Writing with AI is a complex skill that overlaps with traditional manual writing, but it is not the same. Many instructors struggle to grasp this new skill because it is unfamiliar to them. Teaching something you haven't mastered is challenging, leading to noticeable unease at all educational levels. Even those eager to incorporate AI in teaching, often open to new innovations, face this difficulty. The issue essentially lies in redefining the objectives of writing instruction. If the belief is that students should ultimately write independently, then traditional practice is paramount, leaving no role for AI tools. However, the more challenging conceptual shift is recognizing the need to teach students how to write with AI. This is like the transition from penmanship to typing. We lose something in this shift: the beauty, the discipline, and the rigorous exercises of handwriting. I recall diligently practicing letter formations in my first-grade penmanship class. Although I was never adept at it and gladly transitioned to typewriters when they became accessible, I understand the pain of losing the esteemed art of writing, cherished for centuries. This pain, particularly acute for those who have spent decades mastering and teaching writing, must be acknowledged. Yet, this shift seems inevitable. We are dealing with a technology that is being adopted faster than any in history, and it is not a passing fad. The benefits are too clear. We face a stark paradox: educators use AI to create lesson plans and assessment rubrics, yet often bar their students from using the same technology. This is unsustainable and awkward.
As a profession, we are only taking the first steps in integrating AI into writing instruction. Here's another baby step: I revised Sacramento State University's Undergraduate Writing Portfolio Assessment criteria, considering the new skill of "wrating."
Writing Placement for Juniors Portfolio (WPJ)
5 - Exceptional Wraiter: Demonstrates mastery in "wraiting," producing AI-assisted compositions at a publishable level in their respective discipline. Showcases exceptional skill in generating rich, engaging prompts and collaboratively refining AI outputs. Exhibits a deep understanding of AI's strengths and limitations, skillfully navigating these in producing original, high-quality work.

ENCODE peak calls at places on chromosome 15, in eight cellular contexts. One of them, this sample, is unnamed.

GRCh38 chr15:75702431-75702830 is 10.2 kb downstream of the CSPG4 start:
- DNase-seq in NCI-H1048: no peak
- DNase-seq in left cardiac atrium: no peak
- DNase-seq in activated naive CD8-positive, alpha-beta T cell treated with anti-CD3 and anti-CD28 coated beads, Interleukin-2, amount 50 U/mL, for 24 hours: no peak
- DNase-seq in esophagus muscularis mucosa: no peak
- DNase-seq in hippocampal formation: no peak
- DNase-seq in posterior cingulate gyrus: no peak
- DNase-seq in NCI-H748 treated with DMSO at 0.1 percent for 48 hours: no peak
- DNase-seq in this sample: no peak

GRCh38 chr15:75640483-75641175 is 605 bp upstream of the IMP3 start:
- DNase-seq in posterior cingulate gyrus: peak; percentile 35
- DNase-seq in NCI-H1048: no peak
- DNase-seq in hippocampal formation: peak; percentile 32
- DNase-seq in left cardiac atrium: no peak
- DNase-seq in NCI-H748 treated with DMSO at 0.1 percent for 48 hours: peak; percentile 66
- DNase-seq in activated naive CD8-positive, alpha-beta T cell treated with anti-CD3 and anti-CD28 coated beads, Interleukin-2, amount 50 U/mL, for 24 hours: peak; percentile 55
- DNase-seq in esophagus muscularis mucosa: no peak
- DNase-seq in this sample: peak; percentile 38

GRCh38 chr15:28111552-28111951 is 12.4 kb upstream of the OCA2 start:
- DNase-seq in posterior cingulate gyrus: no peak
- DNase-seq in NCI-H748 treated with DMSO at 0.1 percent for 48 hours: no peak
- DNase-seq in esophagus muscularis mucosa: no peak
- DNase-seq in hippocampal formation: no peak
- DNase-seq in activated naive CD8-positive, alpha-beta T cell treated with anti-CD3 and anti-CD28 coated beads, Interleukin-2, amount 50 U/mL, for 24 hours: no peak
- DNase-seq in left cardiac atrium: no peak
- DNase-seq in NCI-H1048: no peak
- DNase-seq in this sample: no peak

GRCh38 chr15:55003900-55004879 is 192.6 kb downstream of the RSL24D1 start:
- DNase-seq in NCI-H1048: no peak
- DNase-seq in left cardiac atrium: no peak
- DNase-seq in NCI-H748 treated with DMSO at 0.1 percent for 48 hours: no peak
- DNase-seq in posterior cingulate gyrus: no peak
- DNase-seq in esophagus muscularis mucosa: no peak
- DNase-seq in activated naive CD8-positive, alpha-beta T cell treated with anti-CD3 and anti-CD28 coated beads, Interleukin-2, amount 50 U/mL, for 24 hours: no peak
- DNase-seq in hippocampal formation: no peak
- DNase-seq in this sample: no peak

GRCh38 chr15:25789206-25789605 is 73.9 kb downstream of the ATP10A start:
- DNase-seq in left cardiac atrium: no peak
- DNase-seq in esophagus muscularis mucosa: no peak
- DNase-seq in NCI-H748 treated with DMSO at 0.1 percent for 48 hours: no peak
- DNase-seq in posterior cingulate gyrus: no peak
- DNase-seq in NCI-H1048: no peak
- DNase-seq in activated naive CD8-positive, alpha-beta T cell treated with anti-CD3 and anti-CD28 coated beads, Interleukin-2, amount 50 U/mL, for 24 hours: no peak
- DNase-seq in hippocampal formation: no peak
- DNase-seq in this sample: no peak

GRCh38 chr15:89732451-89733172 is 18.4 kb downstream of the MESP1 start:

4 - Strong Wraiter: Effectively employs AI tools in "wraiting," producing texts of high quality that reflect a sophisticated understanding of AI's capabilities. Demonstrates the ability to create rich prompts and engage in the iterative process of refining AI-generated content. Shows a clear grasp of AI's strengths and limitations, using them to enhance original thinking and critical evaluation.
3 - Competent Wraiter: Demonstrates a solid understanding of "wraiting," using AI tools to assist in writing tasks. Capable of creating effective prompts and engaging in the process of refining AI outputs. Shows awareness of the strengths and limitations of AI in writing, but may require further guidance to fully exploit these in creating high-quality texts.
2 - Developing Wraiter: Beginning to understand the role of AI in "wraiting." Can generate basic AI-assisted texts but requires further instruction in creating effective prompts and refining outputs. Shows potential in understanding AI's strengths and limitations, but needs more practice to integrate these effectively in writing tasks.
1 - Emerging Wraiter: Early stages of grasping "wraiting." Struggles with effectively using AI tools, often producing clichéd, uninspired texts that lack human input and originality. Needs substantial guidance in understanding AI's capabilities, constructing prompts, and refining AI-generated content.
0 - Incomplete Portfolio: Portfolio does not demonstrate the basic competencies in "wraiting" or effective use of AI in writing tasks. Requires additional work to understand and skillfully employ AI tools in the writing process. What do you think?